The period from 1760-1830, was “the first age of global imperialism, dominated by Britain and characterized by unprecedented global power shifts and developments in the international economy” (Bush, p.19). This period was characterized by the transition between the older colonial system based on trade in commodities, including slaves, and modern imperialism (Schwabe, p. 13). Resulting from this situation, was a British Empire that was now central to economic prosperity with the development of a national identity premised on an “empire of liberty and freedom defined against autocratic Spanish papist oppression” (Bush, p. 19). Imperial dominance and concepts of British liberty were bound together and English radicalism and anti slavery were shaped by arguments against imperial tyranny. This gradually led to a new wave of imperialism. The expansion of informal imperialism from 1840 to 1870, was as a result of imperial and economic strength leading to the expansion of imperialism into new arenas such as Latin America, without the cost of formal colonies (Bush, p.19). Britain was the “imperial superpower of the nineteenth century, a position retained up to the outbreak of the Second World War. The war, however, heralded a revival of pro-imperialist sentiment but also increasingly fierce competition as Britain lost her edge over other Western European states (Bush, p. 19).

At least two developments in the late nineteenth century and in the beginning of the twentieth century signify this new departure; one was as a result of the speedup in colonial acquisitions; and two, an increase in colonial powers (Magdoff, p. 34). A new phase of “colony acquisition opened up with the scramble for Africa and the Far East after 1870” (Bush, p. 33). Colonial rule resulted in exploitation colonies, “with separate metropolitan authorities supervising administration on the periphery” (Bush, p. 33). The drive for colonies to occupy very limited space, led to a premium on speed and rivalry among colonies, which in turn strengthened the motivation to control territory for the military defence against rivals (Magdoff, p. 35). The impact that this new upsurge in rivalry as a result of an increase in colonial powers is illustrated in the case of Great Britain. Britain, “relying on its economic pre-eminence in manufacturing, trade, and international finance, and control of the seas during the nineteenth century, could afford to relax in the search for new colonies, while concentrating on consolidation of the empire in hand” (Magdoff, p. 36). However, this also led to Britain’s desire to extend its colonial empire, and the “more the potential colonial space shrank, the greater became the urge of the lesser powers to remedy discrepancies in size of empires by redivision of the colonial world (Magdoff, p. 36). This struggle over contested space, then led to more tension between colonial powers, and an increase in wars.

This New Imperialism also resulted from a combination of other factors, including the link between imperialism, nationalism and racism and the development of more sophisticated transnational capitalism (Magdoff, p.45). The rise of the new industrialised nations was also responsible Imperialism also took on an international dimension with the Berlin Act of 1885, which divided the “magnificent African cake”, established the principle of free trade in the Congo basin and extended Western humanitarian international agreements on anti-slavery (Magnoff, p. 46). The emergence of US as an imperial power ushered in the era of Western, as opposed to European imperialism. Imperialism was now characterised by “the economic, military and perceived political and cultural superiority of Western civilization” (Bush, p. 20). However, this changed with the end of the First World War and the 1900-30 marked the colonial export economies. The rise and decline of the Japanese Empire was also a twentieth century phenomenon (Bush, p. 21). Fascism, the global depression of the 1930s and the Second World War catalyzed the decline of European empires, but France and Britain clung on their empires until a number of factors, such as the rise of the USA to world power status, precipitated decolonization in the 1960s (Magdoff, p. 46). The 1960s and 70s were characterized by a new era of nation building and an independent Third World. The emergence of the neo-liberal globalization and “new racism” also played an important role in defining the “new” New Imperialism and opened new debates about the relationship between globalization, capitalism and imperialism (Bush, p. 22).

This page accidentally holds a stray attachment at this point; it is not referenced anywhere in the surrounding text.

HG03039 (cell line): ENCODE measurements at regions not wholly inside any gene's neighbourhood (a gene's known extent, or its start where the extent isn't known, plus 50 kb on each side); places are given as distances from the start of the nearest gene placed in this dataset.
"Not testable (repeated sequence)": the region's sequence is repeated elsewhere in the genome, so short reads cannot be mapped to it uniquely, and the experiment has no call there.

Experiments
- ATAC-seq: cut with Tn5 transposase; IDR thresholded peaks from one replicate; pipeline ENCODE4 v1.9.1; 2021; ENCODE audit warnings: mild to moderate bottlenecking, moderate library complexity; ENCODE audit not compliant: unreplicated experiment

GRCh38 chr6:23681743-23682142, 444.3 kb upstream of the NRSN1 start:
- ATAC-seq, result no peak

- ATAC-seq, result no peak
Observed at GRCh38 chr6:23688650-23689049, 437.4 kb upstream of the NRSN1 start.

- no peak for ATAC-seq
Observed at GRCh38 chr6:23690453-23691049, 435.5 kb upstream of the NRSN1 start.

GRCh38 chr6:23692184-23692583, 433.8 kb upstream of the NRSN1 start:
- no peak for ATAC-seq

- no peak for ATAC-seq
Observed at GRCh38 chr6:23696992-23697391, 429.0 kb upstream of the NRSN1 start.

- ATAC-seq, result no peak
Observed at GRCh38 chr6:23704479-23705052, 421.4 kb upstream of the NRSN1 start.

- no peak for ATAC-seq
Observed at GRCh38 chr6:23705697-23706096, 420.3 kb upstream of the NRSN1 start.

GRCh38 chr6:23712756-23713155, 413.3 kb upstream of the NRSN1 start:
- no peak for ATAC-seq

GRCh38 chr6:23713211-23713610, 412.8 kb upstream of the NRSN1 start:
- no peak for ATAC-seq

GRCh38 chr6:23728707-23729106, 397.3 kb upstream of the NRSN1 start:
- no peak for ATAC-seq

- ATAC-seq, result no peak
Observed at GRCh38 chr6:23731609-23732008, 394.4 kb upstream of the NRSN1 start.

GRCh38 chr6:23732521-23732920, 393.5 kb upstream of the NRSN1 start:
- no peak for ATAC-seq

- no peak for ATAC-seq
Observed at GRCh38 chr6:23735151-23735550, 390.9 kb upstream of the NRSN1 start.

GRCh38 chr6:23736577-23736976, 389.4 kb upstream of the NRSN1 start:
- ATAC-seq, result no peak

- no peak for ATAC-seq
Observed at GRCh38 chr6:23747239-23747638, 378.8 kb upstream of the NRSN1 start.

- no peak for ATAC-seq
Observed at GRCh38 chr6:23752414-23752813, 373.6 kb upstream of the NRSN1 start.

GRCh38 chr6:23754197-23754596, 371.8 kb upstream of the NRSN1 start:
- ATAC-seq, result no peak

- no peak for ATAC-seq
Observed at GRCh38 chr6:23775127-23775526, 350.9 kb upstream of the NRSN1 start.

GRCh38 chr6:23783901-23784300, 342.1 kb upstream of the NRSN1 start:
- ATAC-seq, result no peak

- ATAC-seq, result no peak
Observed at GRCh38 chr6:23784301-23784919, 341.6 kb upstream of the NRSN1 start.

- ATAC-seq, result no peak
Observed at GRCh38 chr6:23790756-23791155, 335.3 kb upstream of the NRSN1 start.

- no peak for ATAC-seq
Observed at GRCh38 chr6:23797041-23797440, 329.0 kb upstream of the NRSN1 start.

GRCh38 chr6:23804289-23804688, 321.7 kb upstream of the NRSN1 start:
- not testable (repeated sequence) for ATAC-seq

With the decolonization of the European empires, the world entered the post-imperial era. In the 1970s, the newly independent Third World asserted a new identity, “defined through political non-alignment from either capitalist’ first’ or communist ‘second’ worlds (Bush, p. 188).

Imperialism debate to explain global capitalism in the 20th century
What exactly did the concept of imperialism try to explain in the early 20th century

What are some of the significant features of international politics that international politics that you think are useful to explore through the concept of imperialism?

Did the classical theories of imperialism get it right?
There are a number of Marxist critics who have argued that the theories of lenin, Kautsky, Luxemberg, Bukhanin were flawed from the beginning. From this perspective then, the question is if the concept of imperialism, failing to explain what went on back then, can help us at all in understanding what is going on today.

Thesis: This essay outlined the debate amongst the radical thinkers in the early 20th century which helped to develop the concept of imperialism as a way of explaining global capitalism. The paper then analyzed how the concept is used today and the relevance it has to these earlier debates.